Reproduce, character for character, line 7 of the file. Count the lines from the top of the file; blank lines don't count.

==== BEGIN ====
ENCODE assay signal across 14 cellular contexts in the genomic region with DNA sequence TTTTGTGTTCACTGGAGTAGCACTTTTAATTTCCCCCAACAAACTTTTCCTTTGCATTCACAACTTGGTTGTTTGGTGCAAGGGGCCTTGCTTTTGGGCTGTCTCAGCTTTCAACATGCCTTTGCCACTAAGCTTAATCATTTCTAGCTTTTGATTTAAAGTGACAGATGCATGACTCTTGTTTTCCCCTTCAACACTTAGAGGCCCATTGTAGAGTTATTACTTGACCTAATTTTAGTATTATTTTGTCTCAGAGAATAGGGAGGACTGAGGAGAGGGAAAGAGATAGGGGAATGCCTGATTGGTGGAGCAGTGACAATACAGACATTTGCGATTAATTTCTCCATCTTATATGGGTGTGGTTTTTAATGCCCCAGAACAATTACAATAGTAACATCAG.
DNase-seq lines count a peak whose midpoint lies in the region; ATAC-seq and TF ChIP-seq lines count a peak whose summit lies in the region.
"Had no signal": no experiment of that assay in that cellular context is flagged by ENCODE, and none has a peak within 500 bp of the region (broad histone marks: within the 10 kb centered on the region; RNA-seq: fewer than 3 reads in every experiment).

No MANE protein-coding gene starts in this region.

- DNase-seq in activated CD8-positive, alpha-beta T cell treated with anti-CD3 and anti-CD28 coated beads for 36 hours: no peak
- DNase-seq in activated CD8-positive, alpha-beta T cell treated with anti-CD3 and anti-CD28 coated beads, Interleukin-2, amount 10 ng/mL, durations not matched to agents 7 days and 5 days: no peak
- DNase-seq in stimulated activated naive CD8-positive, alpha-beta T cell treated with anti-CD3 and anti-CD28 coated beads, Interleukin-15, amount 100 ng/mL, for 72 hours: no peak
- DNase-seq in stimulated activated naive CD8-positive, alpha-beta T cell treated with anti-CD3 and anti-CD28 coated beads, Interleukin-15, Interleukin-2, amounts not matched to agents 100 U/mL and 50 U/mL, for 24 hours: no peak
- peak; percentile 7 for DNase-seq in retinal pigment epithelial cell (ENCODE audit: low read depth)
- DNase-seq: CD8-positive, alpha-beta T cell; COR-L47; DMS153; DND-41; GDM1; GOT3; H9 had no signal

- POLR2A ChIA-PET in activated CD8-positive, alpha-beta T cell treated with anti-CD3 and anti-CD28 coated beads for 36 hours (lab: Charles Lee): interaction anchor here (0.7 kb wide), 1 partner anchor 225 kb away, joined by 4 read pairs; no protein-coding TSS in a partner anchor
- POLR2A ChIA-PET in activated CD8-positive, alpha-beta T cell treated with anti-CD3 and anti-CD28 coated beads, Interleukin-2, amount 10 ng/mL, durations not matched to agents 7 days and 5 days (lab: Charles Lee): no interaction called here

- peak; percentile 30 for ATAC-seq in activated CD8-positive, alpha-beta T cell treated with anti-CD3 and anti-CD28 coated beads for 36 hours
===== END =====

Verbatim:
- DNase-seq in stimulated activated naive CD8-positive, alpha-beta T cell treated with anti-CD3 and anti-CD28 coated beads, Interleukin-15, amount 100 ng/mL, for 72 hours: no peak